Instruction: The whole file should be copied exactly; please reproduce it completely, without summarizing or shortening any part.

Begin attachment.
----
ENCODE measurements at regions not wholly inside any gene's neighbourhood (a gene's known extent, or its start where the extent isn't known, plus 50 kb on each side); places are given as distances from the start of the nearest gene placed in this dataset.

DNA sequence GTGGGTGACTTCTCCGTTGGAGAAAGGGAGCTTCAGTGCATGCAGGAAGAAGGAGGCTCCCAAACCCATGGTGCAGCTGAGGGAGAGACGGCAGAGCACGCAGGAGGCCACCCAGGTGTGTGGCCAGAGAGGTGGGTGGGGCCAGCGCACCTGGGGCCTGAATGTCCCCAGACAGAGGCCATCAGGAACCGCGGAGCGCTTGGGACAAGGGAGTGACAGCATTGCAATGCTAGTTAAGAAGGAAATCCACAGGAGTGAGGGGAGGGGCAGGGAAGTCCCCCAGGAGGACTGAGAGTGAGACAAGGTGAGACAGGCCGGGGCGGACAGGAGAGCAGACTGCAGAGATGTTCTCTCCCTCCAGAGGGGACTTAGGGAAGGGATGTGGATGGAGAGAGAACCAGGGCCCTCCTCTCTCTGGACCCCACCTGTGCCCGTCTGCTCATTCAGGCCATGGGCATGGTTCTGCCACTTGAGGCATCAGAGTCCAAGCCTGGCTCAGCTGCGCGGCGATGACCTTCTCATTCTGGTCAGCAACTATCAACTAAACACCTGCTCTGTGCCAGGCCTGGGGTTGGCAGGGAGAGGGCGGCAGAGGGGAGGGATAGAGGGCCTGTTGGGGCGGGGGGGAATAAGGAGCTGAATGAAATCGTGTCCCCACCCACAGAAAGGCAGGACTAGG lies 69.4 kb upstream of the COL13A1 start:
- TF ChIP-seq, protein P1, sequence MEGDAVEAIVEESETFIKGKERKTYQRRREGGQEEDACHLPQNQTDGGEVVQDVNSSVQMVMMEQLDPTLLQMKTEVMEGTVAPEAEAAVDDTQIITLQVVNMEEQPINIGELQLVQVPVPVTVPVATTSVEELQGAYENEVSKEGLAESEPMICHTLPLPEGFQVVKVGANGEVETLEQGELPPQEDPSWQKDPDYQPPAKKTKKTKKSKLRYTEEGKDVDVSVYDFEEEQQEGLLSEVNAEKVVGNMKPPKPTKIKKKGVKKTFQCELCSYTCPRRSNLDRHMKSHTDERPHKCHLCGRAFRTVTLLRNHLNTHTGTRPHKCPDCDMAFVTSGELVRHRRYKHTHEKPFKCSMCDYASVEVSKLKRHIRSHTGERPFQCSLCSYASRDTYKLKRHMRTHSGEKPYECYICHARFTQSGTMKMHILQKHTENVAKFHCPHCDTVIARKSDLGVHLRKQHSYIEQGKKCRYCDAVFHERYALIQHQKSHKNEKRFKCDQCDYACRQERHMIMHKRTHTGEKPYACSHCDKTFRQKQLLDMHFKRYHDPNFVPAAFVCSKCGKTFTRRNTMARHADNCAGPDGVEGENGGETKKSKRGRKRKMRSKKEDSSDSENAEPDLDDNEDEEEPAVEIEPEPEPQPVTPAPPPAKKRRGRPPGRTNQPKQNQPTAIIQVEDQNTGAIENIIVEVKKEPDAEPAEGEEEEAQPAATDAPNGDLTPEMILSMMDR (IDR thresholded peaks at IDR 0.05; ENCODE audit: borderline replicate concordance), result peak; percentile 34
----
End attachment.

ENCODE measurements at regions not wholly inside any gene's neighbourhood (a gene's known extent, or its start where the extent isn't known, plus 50 kb on each side); places are given as distances from the start of the nearest gene placed in this dataset.

DNA sequence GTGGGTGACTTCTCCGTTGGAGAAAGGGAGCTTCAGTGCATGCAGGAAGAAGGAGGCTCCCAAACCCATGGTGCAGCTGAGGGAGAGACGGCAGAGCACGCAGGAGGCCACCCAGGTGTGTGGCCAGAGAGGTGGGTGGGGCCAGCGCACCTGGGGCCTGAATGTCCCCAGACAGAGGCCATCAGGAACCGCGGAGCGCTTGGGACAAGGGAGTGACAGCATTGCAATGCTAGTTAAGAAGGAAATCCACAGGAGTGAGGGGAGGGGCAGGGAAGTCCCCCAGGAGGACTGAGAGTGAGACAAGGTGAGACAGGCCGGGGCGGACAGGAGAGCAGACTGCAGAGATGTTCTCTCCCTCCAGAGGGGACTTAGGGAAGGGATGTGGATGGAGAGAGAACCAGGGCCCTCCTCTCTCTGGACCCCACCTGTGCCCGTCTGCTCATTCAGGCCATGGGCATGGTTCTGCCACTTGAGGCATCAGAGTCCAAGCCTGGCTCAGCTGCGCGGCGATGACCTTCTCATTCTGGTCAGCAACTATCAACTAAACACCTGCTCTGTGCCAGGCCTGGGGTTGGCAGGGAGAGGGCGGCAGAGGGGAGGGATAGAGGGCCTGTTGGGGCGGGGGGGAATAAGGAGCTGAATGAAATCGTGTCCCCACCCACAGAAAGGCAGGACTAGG lies 69.4 kb upstream of the COL13A1 start:
- TF ChIP-seq, protein P1, sequence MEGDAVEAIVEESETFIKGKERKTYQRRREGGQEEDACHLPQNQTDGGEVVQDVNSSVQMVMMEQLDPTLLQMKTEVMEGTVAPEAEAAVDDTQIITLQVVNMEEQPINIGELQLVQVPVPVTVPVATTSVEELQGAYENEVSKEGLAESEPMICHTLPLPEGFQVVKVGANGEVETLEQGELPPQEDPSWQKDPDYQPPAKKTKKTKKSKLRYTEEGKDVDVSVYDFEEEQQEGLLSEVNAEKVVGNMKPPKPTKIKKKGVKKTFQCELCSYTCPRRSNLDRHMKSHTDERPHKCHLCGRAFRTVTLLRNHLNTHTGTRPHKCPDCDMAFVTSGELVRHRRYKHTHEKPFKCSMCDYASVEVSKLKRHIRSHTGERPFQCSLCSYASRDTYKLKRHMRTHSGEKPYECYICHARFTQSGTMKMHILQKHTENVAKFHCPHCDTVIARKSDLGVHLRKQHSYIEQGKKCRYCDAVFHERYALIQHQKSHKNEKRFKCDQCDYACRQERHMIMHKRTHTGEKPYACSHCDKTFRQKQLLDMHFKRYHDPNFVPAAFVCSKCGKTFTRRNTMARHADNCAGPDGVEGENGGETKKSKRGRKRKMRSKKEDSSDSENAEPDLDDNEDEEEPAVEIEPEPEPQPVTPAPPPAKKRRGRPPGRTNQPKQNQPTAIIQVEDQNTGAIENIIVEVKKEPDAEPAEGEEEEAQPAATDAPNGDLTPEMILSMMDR (IDR thresholded peaks at IDR 0.05; ENCODE audit: borderline replicate concordance), result peak; percentile 34